The first time I met Patrick McCarthy, half of the duo known as Roth Mobot, he was teaching a class on how to transmogrify discarded toys for children into strange and wonderful musical instruments through a technique called “circuit bending.” Armed with screwdrivers and soldering irons, and mind open to possibilities and experimentation, he showed how to alter the internal wiring of an electronic find from a thrift store so it would make interesting and unusual sounds not intended by its original designer. The true lesson was to be adventurous, to try something and see what you can figure out.
Roth Mobot will be conducting demonstratons of circuit bending on Sunday at Evanston Mini Maker Faire and performing on Saturday night.
Musician and instrument-maker Nathanael Jones has been repairing his own instruments as needed for years, as well as working in ceramics and making model steam engines. A few years ago when short on cash and long on time he began to make traditional Irish ‘tin’ whistles from PVC pipe instead of metal–his whistles are highly praised for their sweet tone and clean sound. In the hands of a skilled player many of his whistles are able to play three full octaves.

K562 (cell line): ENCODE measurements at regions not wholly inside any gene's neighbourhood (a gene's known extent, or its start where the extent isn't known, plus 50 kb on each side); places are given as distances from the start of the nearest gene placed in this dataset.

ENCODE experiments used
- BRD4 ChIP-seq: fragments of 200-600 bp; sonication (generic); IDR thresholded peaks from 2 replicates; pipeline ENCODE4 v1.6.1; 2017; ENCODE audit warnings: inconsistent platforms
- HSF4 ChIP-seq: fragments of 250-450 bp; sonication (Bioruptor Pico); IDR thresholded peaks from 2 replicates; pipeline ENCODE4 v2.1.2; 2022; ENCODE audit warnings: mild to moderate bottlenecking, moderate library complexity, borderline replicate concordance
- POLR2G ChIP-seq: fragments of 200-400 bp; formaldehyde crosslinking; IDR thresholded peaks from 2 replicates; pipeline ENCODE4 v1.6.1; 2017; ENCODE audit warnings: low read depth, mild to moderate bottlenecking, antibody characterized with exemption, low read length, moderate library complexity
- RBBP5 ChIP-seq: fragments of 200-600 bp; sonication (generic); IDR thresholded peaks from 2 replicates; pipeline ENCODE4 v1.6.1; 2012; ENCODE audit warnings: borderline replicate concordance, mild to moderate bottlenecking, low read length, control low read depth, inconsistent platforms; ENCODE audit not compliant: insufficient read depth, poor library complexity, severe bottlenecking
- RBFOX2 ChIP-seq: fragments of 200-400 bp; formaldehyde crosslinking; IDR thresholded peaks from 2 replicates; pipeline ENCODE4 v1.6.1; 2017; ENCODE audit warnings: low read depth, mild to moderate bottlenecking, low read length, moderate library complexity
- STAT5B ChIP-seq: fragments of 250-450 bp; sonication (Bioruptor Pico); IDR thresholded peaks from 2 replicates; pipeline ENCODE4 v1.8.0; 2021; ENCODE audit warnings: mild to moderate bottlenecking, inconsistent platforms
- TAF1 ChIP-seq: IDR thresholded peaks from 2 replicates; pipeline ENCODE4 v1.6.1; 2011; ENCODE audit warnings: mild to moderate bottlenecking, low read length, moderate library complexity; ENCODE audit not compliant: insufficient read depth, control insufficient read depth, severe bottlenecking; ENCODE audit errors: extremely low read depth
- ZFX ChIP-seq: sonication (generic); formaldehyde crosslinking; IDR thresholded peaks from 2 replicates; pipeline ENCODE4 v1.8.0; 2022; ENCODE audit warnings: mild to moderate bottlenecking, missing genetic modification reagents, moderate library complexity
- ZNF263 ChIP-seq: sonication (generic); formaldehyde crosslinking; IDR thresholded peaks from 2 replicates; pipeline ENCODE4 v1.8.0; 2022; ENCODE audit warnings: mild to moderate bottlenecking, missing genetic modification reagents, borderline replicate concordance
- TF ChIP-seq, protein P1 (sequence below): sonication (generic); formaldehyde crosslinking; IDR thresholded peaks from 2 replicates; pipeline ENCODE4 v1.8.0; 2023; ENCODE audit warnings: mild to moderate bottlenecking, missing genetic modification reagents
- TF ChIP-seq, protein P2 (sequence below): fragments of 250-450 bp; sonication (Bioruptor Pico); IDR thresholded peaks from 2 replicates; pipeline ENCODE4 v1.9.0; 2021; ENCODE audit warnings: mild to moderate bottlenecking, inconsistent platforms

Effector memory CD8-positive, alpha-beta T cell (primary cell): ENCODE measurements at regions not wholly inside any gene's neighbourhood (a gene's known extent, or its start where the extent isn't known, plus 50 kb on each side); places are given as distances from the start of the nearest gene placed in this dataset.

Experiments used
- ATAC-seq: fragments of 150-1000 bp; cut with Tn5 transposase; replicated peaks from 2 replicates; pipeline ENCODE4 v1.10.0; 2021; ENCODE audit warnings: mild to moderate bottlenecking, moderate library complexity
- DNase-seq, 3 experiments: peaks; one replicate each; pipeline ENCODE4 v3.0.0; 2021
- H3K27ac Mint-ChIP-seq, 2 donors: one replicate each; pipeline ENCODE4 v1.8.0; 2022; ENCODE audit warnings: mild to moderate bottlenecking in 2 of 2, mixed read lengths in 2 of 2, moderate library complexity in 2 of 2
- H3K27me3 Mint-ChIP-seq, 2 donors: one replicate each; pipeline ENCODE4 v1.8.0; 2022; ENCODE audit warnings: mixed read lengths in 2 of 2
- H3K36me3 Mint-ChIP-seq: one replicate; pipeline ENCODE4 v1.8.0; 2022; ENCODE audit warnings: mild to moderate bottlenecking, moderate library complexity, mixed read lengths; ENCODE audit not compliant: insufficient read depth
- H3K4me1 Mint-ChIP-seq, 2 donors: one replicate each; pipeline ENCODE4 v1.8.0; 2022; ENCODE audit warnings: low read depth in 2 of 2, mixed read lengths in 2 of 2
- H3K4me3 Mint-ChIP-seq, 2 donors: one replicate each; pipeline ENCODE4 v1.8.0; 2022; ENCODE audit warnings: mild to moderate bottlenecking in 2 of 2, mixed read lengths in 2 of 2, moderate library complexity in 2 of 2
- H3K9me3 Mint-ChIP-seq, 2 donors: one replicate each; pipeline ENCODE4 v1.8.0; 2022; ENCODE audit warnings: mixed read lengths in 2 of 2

He also makes ceramic drums: udus, dumbeks and, cajóns. He is an amateur luthier as well; he builds (and repairs) guitars, electric guitars, and experimental guitars. And he once made an intonarumori, a kind of noise instrument invented by Futurist composer Luigi Russolo in the 1910′s. (Here’s a video of Nathanael’s intonarumori: http://youtu.be/gETq2T0xfqE.)
An Evanston resident, Nathanael can often be found playing at the Irish session at the Celtic Knot when he isn’t in his workshop building instruments. He will be at Evanston Mini Maker Faire on Sunday.